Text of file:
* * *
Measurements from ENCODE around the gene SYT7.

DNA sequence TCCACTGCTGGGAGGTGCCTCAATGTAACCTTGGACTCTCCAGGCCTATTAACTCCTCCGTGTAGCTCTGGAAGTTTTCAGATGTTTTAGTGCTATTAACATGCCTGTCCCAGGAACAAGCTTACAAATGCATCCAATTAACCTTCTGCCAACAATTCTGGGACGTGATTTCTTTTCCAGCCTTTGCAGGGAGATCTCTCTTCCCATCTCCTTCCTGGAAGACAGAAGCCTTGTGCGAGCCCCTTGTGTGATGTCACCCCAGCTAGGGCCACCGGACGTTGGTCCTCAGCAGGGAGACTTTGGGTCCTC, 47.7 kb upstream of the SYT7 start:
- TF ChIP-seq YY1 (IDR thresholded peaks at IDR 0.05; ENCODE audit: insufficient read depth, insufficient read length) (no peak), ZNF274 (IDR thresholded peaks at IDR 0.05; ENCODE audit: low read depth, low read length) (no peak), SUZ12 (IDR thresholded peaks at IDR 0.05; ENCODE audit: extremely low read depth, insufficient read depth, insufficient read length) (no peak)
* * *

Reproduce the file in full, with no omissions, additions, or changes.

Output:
Measurements from ENCODE around the gene SYT7.

DNA sequence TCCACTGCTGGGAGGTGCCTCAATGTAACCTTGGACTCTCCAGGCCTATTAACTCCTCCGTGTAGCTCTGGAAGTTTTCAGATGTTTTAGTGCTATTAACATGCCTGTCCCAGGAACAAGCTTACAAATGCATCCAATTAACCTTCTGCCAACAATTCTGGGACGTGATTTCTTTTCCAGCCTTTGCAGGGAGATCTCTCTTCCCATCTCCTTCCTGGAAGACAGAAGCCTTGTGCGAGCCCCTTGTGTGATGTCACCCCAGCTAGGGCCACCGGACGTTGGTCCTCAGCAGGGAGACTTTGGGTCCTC, 47.7 kb upstream of the SYT7 start:
- TF ChIP-seq YY1 (IDR thresholded peaks at IDR 0.05; ENCODE audit: insufficient read depth, insufficient read length) (no peak), ZNF274 (IDR thresholded peaks at IDR 0.05; ENCODE audit: low read depth, low read length) (no peak), SUZ12 (IDR thresholded peaks at IDR 0.05; ENCODE audit: extremely low read depth, insufficient read depth, insufficient read length) (no peak)